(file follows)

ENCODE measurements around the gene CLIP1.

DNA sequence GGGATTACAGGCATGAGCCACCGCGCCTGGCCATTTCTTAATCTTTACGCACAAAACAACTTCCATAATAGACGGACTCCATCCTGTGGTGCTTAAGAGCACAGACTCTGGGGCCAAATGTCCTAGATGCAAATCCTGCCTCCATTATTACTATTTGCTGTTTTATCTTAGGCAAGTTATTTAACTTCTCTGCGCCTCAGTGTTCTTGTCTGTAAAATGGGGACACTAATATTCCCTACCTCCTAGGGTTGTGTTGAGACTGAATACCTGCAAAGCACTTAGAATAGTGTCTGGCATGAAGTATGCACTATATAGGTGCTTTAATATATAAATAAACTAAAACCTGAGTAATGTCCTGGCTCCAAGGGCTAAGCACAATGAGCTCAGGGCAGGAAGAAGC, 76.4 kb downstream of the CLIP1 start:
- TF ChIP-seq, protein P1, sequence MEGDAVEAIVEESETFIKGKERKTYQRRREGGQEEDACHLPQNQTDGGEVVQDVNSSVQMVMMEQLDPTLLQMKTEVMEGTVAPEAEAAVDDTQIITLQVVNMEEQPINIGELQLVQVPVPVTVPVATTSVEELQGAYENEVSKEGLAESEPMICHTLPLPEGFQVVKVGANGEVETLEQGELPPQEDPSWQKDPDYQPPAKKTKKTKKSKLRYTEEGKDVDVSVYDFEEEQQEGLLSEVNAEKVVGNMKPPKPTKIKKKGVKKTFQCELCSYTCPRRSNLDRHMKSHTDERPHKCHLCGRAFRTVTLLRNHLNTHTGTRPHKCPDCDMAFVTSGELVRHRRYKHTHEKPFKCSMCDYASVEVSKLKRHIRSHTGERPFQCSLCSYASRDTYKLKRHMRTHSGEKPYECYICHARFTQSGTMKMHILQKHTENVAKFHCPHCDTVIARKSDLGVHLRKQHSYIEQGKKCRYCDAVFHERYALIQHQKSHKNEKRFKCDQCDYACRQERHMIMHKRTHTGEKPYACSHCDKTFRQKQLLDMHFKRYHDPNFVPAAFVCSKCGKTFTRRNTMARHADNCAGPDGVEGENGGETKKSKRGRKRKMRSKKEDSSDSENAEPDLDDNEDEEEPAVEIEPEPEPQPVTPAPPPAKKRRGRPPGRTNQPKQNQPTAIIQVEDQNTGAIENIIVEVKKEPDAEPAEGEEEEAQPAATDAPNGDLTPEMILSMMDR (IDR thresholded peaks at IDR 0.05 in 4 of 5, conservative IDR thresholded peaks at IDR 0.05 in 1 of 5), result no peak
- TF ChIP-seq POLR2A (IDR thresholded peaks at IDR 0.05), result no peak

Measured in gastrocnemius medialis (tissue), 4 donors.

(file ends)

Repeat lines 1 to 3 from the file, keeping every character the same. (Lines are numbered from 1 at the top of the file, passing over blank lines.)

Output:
ENCODE measurements around the gene CLIP1.

DNA sequence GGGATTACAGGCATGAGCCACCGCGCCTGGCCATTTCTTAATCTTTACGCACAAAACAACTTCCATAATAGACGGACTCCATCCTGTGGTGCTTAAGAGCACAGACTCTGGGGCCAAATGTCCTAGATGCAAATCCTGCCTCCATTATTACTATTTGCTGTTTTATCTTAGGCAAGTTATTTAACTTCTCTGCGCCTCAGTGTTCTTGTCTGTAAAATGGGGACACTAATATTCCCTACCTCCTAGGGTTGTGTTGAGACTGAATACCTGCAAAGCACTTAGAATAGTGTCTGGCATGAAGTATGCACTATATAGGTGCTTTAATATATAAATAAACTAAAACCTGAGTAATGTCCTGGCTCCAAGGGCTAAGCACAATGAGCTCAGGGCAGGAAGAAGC, 76.4 kb downstream of the CLIP1 start:
- TF ChIP-seq, protein P1, sequence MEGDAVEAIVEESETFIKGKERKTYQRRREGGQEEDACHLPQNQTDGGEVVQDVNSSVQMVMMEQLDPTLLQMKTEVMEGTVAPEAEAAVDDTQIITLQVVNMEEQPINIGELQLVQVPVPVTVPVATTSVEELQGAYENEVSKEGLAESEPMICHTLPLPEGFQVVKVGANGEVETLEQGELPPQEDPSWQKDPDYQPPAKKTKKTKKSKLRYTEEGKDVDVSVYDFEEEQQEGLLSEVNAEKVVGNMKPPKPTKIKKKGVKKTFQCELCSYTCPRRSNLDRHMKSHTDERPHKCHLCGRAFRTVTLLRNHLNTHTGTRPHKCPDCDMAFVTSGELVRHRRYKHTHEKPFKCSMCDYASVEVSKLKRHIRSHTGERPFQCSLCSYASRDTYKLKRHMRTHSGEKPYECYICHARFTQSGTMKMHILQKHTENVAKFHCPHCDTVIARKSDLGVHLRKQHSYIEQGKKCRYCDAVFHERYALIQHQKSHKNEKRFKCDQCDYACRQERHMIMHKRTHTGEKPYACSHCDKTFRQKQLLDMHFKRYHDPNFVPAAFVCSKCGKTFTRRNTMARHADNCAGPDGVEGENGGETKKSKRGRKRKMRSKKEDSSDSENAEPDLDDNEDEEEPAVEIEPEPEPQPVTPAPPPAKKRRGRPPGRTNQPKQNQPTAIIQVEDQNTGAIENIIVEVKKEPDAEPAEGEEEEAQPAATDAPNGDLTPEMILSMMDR (IDR thresholded peaks at IDR 0.05 in 4 of 5, conservative IDR thresholded peaks at IDR 0.05 in 1 of 5), result no peak